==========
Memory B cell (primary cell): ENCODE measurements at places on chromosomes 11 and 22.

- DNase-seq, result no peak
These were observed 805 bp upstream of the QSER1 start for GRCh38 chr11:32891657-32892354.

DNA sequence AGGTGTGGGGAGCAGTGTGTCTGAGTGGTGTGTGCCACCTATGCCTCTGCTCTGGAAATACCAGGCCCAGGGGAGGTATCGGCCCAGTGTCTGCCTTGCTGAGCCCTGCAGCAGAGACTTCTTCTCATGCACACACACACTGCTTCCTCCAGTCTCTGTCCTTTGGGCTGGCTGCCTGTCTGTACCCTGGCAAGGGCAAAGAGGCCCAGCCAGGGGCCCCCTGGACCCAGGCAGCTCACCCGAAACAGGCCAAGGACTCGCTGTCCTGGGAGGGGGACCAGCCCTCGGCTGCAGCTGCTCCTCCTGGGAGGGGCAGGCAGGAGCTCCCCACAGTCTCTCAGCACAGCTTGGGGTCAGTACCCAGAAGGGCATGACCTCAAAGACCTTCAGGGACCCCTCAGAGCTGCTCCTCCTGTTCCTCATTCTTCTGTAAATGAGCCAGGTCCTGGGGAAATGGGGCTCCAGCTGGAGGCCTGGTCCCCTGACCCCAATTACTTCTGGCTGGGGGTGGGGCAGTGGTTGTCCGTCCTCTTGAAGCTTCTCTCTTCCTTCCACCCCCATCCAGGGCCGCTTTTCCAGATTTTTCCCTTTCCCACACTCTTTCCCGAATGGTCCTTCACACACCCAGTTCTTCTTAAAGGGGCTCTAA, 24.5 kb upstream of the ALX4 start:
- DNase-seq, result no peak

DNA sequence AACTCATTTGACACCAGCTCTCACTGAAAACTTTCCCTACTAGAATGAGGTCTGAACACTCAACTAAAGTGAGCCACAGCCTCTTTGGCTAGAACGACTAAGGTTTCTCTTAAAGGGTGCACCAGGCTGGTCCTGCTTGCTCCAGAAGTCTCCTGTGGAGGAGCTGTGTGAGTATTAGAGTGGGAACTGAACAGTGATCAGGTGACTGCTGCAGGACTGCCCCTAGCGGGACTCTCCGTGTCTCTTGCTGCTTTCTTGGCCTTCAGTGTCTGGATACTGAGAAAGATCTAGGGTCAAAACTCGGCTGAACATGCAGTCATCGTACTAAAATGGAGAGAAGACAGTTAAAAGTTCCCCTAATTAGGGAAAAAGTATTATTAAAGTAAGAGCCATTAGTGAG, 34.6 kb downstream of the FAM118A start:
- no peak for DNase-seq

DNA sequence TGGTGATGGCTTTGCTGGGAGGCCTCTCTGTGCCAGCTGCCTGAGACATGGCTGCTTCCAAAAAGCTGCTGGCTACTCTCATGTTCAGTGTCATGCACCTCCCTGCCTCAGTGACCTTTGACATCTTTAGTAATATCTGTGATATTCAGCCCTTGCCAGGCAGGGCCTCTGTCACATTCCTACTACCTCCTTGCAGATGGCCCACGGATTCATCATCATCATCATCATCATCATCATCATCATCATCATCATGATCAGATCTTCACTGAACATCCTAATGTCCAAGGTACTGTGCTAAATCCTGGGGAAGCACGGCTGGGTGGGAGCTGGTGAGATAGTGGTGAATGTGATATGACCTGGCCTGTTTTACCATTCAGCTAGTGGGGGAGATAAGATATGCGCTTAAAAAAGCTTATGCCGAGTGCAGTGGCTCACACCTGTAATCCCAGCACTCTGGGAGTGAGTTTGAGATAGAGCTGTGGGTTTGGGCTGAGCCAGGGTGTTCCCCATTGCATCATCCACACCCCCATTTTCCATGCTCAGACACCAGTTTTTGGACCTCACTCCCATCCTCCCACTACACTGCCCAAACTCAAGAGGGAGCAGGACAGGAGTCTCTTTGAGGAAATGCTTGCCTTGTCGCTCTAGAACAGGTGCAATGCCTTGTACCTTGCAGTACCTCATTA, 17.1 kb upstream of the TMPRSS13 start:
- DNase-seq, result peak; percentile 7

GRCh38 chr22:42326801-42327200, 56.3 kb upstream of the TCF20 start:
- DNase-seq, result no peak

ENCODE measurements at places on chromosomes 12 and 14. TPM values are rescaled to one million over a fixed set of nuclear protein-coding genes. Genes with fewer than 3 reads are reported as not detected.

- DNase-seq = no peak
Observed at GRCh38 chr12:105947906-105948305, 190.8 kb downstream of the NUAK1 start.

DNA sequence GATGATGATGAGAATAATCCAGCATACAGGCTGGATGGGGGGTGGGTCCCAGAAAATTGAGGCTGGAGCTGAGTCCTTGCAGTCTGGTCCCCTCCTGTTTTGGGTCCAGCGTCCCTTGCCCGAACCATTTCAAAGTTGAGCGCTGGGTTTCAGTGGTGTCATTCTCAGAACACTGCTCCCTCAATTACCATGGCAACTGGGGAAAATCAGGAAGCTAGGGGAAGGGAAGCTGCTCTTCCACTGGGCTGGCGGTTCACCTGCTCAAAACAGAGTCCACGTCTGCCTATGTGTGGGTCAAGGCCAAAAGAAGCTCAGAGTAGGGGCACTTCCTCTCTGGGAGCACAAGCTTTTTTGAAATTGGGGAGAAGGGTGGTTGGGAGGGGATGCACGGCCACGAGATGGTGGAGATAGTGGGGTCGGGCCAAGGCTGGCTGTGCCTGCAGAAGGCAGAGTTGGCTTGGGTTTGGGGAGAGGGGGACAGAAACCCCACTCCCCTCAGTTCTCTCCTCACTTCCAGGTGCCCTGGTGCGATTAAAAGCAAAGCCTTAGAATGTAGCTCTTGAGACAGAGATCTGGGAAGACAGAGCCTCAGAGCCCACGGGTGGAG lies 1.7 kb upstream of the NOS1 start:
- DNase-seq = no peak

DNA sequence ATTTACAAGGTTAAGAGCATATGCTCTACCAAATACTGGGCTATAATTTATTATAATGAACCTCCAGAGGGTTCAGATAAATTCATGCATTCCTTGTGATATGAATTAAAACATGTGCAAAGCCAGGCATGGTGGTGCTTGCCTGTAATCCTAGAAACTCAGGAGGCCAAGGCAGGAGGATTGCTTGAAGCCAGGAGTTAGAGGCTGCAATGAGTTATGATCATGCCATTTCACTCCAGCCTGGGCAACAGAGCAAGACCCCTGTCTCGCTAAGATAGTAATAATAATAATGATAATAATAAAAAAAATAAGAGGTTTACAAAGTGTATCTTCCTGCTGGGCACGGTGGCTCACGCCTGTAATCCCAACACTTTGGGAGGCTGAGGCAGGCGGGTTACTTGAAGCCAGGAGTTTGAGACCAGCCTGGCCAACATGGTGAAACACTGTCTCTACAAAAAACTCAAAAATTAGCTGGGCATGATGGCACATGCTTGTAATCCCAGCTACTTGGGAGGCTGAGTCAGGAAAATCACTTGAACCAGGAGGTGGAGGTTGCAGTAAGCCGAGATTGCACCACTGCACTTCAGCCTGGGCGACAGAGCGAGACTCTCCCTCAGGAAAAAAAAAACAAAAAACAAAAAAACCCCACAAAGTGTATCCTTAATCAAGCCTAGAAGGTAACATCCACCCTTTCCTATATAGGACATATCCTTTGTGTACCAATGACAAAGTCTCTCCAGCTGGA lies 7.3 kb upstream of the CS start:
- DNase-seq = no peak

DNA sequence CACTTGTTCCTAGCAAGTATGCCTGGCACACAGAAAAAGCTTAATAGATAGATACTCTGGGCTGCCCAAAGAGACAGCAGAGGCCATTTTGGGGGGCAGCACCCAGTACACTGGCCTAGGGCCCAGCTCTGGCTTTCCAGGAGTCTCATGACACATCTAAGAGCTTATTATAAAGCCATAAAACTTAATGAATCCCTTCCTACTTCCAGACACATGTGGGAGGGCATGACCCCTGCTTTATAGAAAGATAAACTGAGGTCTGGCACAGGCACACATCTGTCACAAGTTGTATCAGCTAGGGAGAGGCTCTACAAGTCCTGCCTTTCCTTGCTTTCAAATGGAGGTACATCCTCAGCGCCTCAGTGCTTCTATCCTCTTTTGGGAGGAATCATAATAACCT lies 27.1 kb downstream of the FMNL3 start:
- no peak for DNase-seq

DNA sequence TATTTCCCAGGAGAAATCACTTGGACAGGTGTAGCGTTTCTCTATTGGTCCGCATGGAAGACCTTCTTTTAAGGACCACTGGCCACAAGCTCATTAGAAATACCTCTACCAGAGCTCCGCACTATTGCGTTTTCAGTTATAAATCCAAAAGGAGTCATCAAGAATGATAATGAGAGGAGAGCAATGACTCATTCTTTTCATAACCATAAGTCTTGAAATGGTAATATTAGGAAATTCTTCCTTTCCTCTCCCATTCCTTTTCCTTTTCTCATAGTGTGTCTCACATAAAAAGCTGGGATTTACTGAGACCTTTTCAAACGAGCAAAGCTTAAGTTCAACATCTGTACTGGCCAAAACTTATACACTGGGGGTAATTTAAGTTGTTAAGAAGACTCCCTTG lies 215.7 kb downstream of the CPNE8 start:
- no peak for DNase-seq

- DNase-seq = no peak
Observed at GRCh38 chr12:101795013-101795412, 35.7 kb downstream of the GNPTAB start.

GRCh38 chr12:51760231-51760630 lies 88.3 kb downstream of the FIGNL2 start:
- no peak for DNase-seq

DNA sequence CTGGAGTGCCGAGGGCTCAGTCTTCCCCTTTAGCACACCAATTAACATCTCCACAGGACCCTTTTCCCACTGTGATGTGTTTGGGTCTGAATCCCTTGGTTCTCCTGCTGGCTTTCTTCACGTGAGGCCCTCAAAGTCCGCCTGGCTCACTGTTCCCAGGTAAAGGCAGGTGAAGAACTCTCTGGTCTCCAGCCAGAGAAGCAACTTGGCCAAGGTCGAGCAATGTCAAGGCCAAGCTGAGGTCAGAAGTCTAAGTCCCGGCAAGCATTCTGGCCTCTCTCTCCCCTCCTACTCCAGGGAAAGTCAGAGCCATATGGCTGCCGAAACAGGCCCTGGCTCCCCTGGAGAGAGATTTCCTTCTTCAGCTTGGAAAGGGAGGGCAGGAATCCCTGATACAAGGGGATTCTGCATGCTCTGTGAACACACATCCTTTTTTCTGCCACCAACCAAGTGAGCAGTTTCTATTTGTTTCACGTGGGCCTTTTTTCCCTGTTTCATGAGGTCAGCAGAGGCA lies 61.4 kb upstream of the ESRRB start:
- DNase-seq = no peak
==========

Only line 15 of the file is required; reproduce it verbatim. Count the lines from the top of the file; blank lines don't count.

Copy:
DNA sequence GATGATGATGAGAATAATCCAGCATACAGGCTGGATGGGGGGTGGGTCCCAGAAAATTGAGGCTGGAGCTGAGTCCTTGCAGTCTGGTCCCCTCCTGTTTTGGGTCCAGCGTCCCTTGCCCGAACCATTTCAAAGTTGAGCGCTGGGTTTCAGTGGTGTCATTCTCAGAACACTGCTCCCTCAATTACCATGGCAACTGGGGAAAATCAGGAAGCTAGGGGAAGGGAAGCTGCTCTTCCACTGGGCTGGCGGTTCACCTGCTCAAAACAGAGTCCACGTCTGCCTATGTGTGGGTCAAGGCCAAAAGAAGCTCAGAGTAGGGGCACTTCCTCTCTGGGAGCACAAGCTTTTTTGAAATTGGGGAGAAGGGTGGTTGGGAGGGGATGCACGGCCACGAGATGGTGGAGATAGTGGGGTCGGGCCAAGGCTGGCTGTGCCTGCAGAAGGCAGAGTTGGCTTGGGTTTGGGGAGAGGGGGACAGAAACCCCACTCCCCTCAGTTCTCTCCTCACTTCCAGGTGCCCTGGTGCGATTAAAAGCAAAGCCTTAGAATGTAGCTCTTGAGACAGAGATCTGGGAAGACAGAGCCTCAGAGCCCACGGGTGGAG lies 1.7 kb upstream of the NOS1 start: